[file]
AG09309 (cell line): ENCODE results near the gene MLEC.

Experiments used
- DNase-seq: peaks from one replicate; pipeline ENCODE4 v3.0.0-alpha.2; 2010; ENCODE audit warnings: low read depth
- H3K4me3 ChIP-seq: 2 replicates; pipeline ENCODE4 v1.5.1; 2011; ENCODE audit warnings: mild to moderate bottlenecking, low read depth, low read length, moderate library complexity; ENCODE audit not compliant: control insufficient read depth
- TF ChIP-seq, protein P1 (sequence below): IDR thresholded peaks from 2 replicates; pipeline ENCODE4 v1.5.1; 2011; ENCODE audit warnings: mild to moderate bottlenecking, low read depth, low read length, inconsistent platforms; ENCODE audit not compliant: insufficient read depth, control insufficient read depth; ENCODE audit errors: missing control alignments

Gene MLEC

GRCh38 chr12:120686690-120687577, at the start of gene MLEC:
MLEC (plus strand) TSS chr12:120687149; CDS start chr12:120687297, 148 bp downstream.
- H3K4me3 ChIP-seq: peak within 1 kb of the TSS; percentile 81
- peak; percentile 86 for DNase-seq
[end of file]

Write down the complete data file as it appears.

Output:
AG09309 (cell line): ENCODE results near the gene MLEC.

Experiments used
- DNase-seq: peaks from one replicate; pipeline ENCODE4 v3.0.0-alpha.2; 2010; ENCODE audit warnings: low read depth
- H3K4me3 ChIP-seq: 2 replicates; pipeline ENCODE4 v1.5.1; 2011; ENCODE audit warnings: mild to moderate bottlenecking, low read depth, low read length, moderate library complexity; ENCODE audit not compliant: control insufficient read depth
- TF ChIP-seq, protein P1 (sequence below): IDR thresholded peaks from 2 replicates; pipeline ENCODE4 v1.5.1; 2011; ENCODE audit warnings: mild to moderate bottlenecking, low read depth, low read length, inconsistent platforms; ENCODE audit not compliant: insufficient read depth, control insufficient read depth; ENCODE audit errors: missing control alignments

Gene MLEC

GRCh38 chr12:120686690-120687577, at the start of gene MLEC:
MLEC (plus strand) TSS chr12:120687149; CDS start chr12:120687297, 148 bp downstream.
- H3K4me3 ChIP-seq: peak within 1 kb of the TSS; percentile 81
- peak; percentile 86 for DNase-seq